Rooted on a Mission!

By: Curtis Drever, Director of Missions and Outreach

Last fall, eight staff members journeyed together through Rooted before it was rolled out to all Shepherd’s Grove.  For those of you who may be unfamiliar with Rooted, it is a 10-week group experience to help you begin to live the way you have always wanted: connected to God, connected to others, and building daily habits to live with true purpose.

One aspect of Rooted built into the experience is the requirement that the group serves together.  When the Community Life Pastor approached me to ask if I would create the serve opportunities I quickly said, “Yes of course.”  As Director of Missions and Outreach, I want nothing more than to see our congregation become more involved in the local community.  So I was very excited to come up with a service project for our group.

God’s timing is perfect!  I had already scoped out ways for our church to get more involved in the Foster Care community but it wasn’t clear how to best start.  I truly felt this was God opening the door and saying, “Now is the time, start with your Rooted group.”  With that, I moved forward in partnership with ZeroBy2020 ( and County of Orange, Faith In Motion.  Faith In Motion is a group within the County’s Social Services group that partners specifically with the faith community. (            

On Saturday, December 1 our Rooted Group served at Olive Crest in Santa Ana to help facilitate family reunification visits.  When children are removed from their parents by Child Protective Services, they must go through a reunification plan with Social Services in order to have their children returned.  This process can take weeks, months, or even years.  Olive Crest is an approved visitation center where parents must spend time with their children under supervision for a few hours, as part of their reunification plan. 

Our purpose was not to simply feed, entertain, and provide fun for the children. Instead the activities we provided were intended to strengthen the family bonds between children and parents. Our role was to be in the background amplifying the role mom and/or dad plays for the children. 

So, what was our experience like?  How did it go?  We arrived to the facility, which mainly consists of an outside courtyard and indoor visitation room. After a short briefing, we set up four interactive game stations and several tables with food and waited.  None of us had done this before, so we weren’t sure what to expect.  Our group was a test-group, so even the social workers weren’t sure what to expect either.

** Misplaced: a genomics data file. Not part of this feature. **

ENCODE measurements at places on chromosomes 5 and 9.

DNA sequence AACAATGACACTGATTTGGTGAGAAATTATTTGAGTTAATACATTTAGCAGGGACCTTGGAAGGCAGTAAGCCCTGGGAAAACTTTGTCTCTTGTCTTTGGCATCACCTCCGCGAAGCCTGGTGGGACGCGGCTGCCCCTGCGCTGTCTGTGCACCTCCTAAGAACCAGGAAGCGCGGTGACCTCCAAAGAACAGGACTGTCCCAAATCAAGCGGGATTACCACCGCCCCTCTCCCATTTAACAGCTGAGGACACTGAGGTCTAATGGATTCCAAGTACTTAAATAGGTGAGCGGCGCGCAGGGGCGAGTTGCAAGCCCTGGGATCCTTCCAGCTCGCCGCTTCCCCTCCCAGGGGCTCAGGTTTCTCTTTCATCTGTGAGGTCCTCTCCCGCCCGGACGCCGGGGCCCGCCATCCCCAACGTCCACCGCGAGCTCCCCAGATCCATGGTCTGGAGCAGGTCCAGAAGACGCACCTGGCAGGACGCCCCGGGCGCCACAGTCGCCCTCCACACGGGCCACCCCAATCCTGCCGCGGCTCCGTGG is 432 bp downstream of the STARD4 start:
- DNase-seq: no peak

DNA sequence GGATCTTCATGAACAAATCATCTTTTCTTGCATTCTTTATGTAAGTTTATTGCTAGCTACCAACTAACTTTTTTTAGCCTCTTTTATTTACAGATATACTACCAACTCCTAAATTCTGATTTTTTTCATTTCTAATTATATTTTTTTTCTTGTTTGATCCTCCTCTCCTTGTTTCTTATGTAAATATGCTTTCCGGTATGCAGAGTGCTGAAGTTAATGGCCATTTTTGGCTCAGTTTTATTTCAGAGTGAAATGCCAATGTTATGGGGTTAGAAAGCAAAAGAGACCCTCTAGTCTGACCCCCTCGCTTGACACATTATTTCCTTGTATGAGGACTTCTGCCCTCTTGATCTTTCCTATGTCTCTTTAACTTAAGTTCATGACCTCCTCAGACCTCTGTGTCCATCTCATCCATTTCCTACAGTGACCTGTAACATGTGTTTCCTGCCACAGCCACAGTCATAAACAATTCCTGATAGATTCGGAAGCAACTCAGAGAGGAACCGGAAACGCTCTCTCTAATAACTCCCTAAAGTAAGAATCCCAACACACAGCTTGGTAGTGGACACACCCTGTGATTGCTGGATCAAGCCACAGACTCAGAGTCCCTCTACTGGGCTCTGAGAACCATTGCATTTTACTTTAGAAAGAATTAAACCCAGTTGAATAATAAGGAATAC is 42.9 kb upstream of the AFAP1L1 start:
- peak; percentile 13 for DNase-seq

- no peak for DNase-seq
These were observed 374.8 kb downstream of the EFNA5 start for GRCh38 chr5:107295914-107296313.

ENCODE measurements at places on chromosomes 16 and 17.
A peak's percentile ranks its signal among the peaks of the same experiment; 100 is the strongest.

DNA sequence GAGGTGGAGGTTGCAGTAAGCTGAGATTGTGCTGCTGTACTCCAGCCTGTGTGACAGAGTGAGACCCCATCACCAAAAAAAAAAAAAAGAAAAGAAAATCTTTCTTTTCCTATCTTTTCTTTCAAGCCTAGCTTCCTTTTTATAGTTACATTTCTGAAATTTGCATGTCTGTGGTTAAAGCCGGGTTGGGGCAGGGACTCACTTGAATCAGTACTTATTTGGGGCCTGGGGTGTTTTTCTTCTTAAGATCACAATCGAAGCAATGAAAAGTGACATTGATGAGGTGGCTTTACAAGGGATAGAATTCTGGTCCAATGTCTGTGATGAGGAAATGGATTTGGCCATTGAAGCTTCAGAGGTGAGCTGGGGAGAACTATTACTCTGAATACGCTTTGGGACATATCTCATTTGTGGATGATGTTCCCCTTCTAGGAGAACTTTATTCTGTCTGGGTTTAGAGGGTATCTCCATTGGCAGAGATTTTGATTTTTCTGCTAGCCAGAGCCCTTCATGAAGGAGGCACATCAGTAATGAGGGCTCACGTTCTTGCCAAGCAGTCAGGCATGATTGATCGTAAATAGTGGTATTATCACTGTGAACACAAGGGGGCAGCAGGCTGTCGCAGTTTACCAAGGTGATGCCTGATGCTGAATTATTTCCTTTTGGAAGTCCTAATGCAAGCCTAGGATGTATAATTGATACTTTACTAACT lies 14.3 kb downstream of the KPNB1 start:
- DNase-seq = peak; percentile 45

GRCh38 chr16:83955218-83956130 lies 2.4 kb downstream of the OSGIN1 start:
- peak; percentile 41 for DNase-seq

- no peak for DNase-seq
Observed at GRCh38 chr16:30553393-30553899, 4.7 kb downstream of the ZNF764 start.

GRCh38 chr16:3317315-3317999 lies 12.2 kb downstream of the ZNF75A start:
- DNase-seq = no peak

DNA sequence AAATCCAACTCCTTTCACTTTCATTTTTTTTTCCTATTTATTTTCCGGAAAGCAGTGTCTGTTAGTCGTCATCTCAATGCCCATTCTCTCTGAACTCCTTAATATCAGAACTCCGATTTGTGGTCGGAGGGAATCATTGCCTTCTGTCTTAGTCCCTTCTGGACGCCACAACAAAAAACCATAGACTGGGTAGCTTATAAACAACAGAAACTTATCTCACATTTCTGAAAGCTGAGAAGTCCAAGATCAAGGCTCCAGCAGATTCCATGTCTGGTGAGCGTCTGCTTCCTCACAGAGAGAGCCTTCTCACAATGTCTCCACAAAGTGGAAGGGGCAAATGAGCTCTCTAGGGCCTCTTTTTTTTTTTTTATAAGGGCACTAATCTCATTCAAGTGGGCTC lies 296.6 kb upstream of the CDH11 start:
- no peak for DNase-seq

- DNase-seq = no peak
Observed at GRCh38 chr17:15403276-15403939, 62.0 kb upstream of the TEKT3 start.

Within minutes of settling in, several families and social workers stepped out of the visitation room and wandered over to our stations.  (Each parent/child was under supervision, so there was always a social worker nearby observing).  Our team greeted them, demonstrated what to do at each station then encouraged the parent and child to try.  Gradually the rest of the families stepped into the courtyard and circulated among the stations.

It wasn’t yet noon, but they began eating.  There really wasn’t a specific moment but conversations between parent/child increased, we heard some laughter and other playful noises.  As parents and kids became more comfortable with what we were doing and each other, kids began experimenting with the games and interacting more with their parent.   The overall scene gradually shifted to something that we’d see at a park on a given Saturday—families hanging out, eating, playing games, and just spending time with each other. 

We had to remind ourselves that all of these kids are not living with their biological parents but either in Foster care or other court-assigned living situation, e.g. relative, group-home…  The parents were under court order to follow a plan in order to prove to the court it was safe for them to have custody of their own child/children again.  The children perhaps only saw their parent once or twice a week at most, so what we were witnessing were fragile relationships.

As appropriate, our team spoke words of encouragement or positive comments to the parents and kids.  One mother in particular was visiting her three boys.   My wife and I observed how well the boys played together and seemed at ease with just having their mom present.  My wife said something to her like, “You have some really great boys.”  She said ‘thank you’, and glowed a bit.  We had no idea about her situation or if anyone had complimented her about her boys.   We just hope those few words encouraged her somehow.   

We were there for only a few hours.  Time went by quickly and it was soon time to pack up and leave.  Before we went on with our day, we debriefed as a group about our experience.  An Olive Crest staff member came over express his thanks—for being there, bringing food, games, and to tell us how well things went.  Again, our group was a test to see how it might work having groups do this on an ongoing basis.  From all indications, they were very pleased and definitely wanted to do that again. 

To us, what we did was not that difficult or special in our minds.  Anyone could do what we did.  We showed up for a few hours with food and some games but to the kids, parents, and social workers it was big.  However, as we shared about our experience it became apparent that our group was touched.  We were all impacted and felt part of something bigger. We don’t know details about the families we had just served, so although our contribution didn’t seem like much to us, it mattered to them, but most of all mattered to God.  This verse came to me after serving here. 

Religion that God our Father accepts as pure and faultless is this: to look after orphans and widows in their distress… James 1:27 If you or your group is interested in either serving or learning more about how to get involved in the Foster Care community, please contact Curtis Drever, Director of Missions and Outreach,